Notebook: Draft Format Change An Adjustment

Packers General Manager Ted Thompson admitted that waiting around all day for the first round to begin at night was a challenge, one he and the rest of his staff will face again on Friday for the second and third rounds. - More Ted Thompson Press Conference Transcript - April 22

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Packers General Manager Ted Thompson admitted that waiting around all day for the first round of the NFL Draft to begin at night was a challenge, one he and the rest of his staff will face again on Friday for the second and third rounds.

For the first time in history, the first round was moved to the Thursday night prime-time format, with the second and third rounds scheduled to begin at 5 p.m. (CT) on Friday. The final four rounds will be conducted on Saturday beginning at 9 a.m. (CT).

"I don't want to get in trouble with the league, but I liked it the old way," Thompson said. "I liked going three rounds and then four rounds the next day and getting it over. I think sitting around all day today was hard. It probably was for you guys too.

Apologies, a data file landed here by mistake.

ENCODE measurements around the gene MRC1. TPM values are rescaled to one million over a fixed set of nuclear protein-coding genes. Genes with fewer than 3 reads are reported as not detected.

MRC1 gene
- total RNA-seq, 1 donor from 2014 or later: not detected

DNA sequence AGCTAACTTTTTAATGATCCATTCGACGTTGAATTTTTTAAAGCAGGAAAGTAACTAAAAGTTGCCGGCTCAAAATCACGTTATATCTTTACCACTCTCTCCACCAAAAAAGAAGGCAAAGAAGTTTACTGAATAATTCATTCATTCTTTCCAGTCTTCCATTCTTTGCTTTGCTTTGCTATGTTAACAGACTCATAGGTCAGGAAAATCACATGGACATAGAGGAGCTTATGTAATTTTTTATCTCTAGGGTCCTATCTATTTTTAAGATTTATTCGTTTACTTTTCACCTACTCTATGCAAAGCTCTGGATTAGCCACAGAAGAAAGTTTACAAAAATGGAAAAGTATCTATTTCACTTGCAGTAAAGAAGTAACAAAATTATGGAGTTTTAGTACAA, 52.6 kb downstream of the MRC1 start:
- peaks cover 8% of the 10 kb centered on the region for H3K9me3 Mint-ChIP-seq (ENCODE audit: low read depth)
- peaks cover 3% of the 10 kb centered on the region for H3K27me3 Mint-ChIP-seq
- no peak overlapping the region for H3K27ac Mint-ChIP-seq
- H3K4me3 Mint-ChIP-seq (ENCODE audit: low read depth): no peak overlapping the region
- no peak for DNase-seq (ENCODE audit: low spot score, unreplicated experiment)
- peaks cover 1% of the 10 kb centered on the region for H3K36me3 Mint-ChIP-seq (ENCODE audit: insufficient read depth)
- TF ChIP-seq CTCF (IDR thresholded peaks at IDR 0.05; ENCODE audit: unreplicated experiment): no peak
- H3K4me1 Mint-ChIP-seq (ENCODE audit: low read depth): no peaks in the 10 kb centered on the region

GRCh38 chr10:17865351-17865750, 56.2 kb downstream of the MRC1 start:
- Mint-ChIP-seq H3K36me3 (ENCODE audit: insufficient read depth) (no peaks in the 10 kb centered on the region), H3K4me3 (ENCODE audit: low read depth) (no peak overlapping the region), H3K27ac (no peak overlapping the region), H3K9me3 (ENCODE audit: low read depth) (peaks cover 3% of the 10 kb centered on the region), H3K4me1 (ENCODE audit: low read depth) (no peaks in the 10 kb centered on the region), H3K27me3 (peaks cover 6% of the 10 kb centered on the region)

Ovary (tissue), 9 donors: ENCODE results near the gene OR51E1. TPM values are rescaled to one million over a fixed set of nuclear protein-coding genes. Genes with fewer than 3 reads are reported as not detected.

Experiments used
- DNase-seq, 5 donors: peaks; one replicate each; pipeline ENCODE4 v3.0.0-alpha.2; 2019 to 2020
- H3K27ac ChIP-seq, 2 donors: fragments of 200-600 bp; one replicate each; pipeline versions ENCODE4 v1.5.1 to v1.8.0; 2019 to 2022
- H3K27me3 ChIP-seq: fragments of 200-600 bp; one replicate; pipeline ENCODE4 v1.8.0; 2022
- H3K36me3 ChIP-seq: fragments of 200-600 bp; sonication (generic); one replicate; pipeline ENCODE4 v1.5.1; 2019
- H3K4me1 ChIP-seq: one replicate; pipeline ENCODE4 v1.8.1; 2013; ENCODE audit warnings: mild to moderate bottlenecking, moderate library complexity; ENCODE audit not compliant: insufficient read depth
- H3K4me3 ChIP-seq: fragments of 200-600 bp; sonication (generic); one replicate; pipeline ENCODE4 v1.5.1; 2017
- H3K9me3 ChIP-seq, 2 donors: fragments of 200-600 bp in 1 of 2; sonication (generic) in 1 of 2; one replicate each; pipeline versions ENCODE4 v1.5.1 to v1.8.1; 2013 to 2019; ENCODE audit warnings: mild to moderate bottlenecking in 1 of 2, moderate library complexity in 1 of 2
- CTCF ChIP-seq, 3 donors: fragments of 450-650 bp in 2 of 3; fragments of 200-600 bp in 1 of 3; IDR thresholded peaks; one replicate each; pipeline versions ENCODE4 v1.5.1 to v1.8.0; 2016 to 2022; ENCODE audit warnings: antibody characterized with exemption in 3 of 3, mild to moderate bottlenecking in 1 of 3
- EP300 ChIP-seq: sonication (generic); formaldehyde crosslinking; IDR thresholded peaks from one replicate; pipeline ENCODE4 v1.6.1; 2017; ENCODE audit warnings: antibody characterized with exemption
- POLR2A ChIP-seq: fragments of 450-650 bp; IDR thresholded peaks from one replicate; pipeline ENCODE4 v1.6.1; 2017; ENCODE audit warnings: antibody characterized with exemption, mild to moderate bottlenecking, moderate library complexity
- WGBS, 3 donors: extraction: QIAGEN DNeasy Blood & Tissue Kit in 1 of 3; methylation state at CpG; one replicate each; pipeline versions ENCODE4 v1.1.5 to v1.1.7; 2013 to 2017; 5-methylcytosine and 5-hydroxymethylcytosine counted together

"Sitting around again tomorrow, there's more time for teams to think up things. It's possible something will surprise me tomorrow. Most of the time, things aren't a real surprise, but it's possible somebody might pull off a trade that surprises you."

Thompson said he spent the day running through several different scenarios that could present themselves on Thursday night, and watched some more film as well.

"What if this happens, what if this happens, and I caught myself going back into another office, because I usually watch tape in the draft room, but that was made over," Thompson said. "So I watched some more stuff and tried to make sure where we are.

"But we've been doing this for eight or nine months trying to figure this out, so you kind of overcook the goose sometimes. But in fact I was talking with my staff today. I think in the future if in fact it goes like this or even goes beyond this, which it probably will, to maybe have a normal set of tasks, whether it's working on the month of May and scheduling and assignments for different scouts, or maybe working on our summer plans for training camp. Something that you can do, something that's productive rather than walking around the building and wondering who you're going to get to pick."

Thompson said that the team probably wouldn't do much tweaking to their draft board based on what happened in the first round, but added there could be some trades over the next day or two with teams having a surplus of players at a certain position if they added players there during the draft. That could mean teams trading veteran players on their roster, something Thompson will consider as well.

"We considered all kinds of things," Thompson said. "Leading up to the draft, we talk about a lot of different players. But we're not that anxious to do anything, and most people are the same."

Trade talk